Not to be outdone, Italy’s Faisa-Confail union, which represents bus, tram, and subway transport workers, has already called for several strikes this year as well, travel security and risk management firm Crisis24 reports.

The next public transit strike in Italy is scheduled to take place starting at midnight on Thursday, July 6 until the first early-morning transport services on Friday, July 7, then again from 8:30 a.m. to 5 p.m., and 8 p.m. to midnight on July 7, according to Euronews. (There will be minimum service provided between those windows.) “Everything from trains to ferries and metro services is likely to face delays and disruption due to the walkouts,” the European news network reports.

During Italy’s public transit strikes, travelers should “plan for delays and temporary disruptions to services and increased congestion on alternative available forms of public transport,” notes Crisis24.

Air traffic controller and public transit strikes in France

Demonstrations and strikes have been occurring throughout France since the start of the year as French citizens protest the country’s recent pension reforms. The most recent round of protests took place on June 6. Air traffic controllers joined the strike actions on June 6. As a result, the French Civil Aviation Authority asked all airlines to reduce their flight schedules to and from Paris–Orly airport and several other French airports during the walkout.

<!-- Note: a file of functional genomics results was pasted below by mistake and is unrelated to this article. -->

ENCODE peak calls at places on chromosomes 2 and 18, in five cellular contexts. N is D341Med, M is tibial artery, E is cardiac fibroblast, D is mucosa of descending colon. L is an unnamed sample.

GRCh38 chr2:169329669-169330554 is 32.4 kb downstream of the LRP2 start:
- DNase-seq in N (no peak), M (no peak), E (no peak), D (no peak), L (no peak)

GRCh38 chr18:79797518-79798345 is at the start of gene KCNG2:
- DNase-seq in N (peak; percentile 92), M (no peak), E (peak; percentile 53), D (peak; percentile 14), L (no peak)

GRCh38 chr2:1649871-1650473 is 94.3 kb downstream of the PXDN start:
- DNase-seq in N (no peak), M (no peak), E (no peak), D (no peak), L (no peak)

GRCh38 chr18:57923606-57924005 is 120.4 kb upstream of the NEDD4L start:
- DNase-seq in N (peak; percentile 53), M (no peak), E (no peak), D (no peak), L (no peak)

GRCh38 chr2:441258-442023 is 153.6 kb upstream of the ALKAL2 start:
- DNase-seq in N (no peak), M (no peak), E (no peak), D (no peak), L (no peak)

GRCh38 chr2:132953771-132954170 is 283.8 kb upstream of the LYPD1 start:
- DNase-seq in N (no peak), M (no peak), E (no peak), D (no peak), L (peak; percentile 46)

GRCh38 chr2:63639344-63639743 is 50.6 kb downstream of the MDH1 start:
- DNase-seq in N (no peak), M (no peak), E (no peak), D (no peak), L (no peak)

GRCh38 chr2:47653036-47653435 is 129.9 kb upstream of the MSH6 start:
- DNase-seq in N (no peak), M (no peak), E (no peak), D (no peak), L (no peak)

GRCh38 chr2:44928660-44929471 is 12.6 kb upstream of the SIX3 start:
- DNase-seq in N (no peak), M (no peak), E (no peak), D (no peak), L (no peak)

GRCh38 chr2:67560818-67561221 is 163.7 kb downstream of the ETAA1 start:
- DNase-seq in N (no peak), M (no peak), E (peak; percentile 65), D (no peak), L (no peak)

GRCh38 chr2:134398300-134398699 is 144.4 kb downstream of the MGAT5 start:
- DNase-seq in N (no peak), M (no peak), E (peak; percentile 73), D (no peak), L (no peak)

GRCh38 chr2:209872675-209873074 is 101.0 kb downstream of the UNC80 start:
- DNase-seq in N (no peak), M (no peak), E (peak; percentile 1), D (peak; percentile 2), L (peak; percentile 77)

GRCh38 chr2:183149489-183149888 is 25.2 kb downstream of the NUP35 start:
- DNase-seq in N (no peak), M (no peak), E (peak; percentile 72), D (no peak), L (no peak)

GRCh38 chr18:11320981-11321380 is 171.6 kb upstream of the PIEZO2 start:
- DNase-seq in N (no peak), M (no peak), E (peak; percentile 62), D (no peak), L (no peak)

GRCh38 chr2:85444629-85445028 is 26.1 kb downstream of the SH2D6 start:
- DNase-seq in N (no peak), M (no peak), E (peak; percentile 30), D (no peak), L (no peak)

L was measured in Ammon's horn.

During air traffic controller strikes, Air France continues to operate all long-haul flights, all flights to and from Paris Charles de Gaulle Airport, and about 70 percent of flights between Paris–Orly and other French airports. The carrier typically offers passengers who experience a flight cancellation due to strike activity the option to obtain either a future flight credit or a full refund, according to previous statements issued by Air France.

During strike actions, “last-minute delays and cancellations cannot be ruled out,” Air France has said in the past.

Another round of air traffic controller strikes has not yet been announced or scheduled, but travelers shouldn’t rule it out.

In addition to air traffic controller strikes, national worker strikes that have been held throughout the year as part of the larger pension reform demonstrations can affect services such as public transport systems (including rail and subway operations). The ongoing protests in France can also create traffic and transportation congestion and service interruptions in and around major cities, including potential delays in travel between downtown and the main Paris airports, Charles de Gaulle and Orly.